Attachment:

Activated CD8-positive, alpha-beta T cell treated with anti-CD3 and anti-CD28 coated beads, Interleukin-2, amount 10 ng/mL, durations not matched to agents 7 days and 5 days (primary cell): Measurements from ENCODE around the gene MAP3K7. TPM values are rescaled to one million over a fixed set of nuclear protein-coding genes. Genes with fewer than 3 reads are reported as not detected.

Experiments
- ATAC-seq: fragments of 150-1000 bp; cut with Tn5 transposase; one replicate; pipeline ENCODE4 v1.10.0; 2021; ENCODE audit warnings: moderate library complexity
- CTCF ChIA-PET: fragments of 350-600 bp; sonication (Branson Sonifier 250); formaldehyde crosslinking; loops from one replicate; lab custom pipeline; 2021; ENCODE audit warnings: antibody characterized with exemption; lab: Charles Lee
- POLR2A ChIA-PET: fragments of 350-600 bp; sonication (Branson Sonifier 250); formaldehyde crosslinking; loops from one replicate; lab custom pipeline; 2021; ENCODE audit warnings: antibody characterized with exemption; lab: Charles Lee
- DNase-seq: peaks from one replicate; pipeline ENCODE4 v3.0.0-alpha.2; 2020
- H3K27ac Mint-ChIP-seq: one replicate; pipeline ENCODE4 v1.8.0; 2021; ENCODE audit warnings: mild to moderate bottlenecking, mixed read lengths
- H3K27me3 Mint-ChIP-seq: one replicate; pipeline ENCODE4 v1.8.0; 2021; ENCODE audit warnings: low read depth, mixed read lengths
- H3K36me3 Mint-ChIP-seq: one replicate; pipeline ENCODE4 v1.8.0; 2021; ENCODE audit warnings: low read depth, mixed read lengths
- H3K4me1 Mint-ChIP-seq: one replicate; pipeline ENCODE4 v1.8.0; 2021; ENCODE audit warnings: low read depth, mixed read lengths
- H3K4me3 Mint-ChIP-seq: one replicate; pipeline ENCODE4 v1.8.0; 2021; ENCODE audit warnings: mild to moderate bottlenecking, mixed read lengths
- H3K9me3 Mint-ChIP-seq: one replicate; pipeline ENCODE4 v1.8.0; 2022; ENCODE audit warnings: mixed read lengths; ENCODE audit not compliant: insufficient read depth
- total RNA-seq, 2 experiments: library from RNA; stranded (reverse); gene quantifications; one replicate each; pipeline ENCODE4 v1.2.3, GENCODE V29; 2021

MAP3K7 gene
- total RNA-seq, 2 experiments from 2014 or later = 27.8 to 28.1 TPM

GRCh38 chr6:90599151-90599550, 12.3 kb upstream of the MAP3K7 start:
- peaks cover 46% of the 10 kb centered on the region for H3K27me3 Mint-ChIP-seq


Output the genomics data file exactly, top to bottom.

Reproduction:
Activated CD8-positive, alpha-beta T cell treated with anti-CD3 and anti-CD28 coated beads, Interleukin-2, amount 10 ng/mL, durations not matched to agents 7 days and 5 days (primary cell): Measurements from ENCODE around the gene MAP3K7. TPM values are rescaled to one million over a fixed set of nuclear protein-coding genes. Genes with fewer than 3 reads are reported as not detected.

Experiments
- ATAC-seq: fragments of 150-1000 bp; cut with Tn5 transposase; one replicate; pipeline ENCODE4 v1.10.0; 2021; ENCODE audit warnings: moderate library complexity
- CTCF ChIA-PET: fragments of 350-600 bp; sonication (Branson Sonifier 250); formaldehyde crosslinking; loops from one replicate; lab custom pipeline; 2021; ENCODE audit warnings: antibody characterized with exemption; lab: Charles Lee
- POLR2A ChIA-PET: fragments of 350-600 bp; sonication (Branson Sonifier 250); formaldehyde crosslinking; loops from one replicate; lab custom pipeline; 2021; ENCODE audit warnings: antibody characterized with exemption; lab: Charles Lee
- DNase-seq: peaks from one replicate; pipeline ENCODE4 v3.0.0-alpha.2; 2020
- H3K27ac Mint-ChIP-seq: one replicate; pipeline ENCODE4 v1.8.0; 2021; ENCODE audit warnings: mild to moderate bottlenecking, mixed read lengths
- H3K27me3 Mint-ChIP-seq: one replicate; pipeline ENCODE4 v1.8.0; 2021; ENCODE audit warnings: low read depth, mixed read lengths
- H3K36me3 Mint-ChIP-seq: one replicate; pipeline ENCODE4 v1.8.0; 2021; ENCODE audit warnings: low read depth, mixed read lengths
- H3K4me1 Mint-ChIP-seq: one replicate; pipeline ENCODE4 v1.8.0; 2021; ENCODE audit warnings: low read depth, mixed read lengths
- H3K4me3 Mint-ChIP-seq: one replicate; pipeline ENCODE4 v1.8.0; 2021; ENCODE audit warnings: mild to moderate bottlenecking, mixed read lengths
- H3K9me3 Mint-ChIP-seq: one replicate; pipeline ENCODE4 v1.8.0; 2022; ENCODE audit warnings: mixed read lengths; ENCODE audit not compliant: insufficient read depth
- total RNA-seq, 2 experiments: library from RNA; stranded (reverse); gene quantifications; one replicate each; pipeline ENCODE4 v1.2.3, GENCODE V29; 2021

MAP3K7 gene
- total RNA-seq, 2 experiments from 2014 or later = 27.8 to 28.1 TPM

GRCh38 chr6:90599151-90599550, 12.3 kb upstream of the MAP3K7 start:
- peaks cover 46% of the 10 kb centered on the region for H3K27me3 Mint-ChIP-seq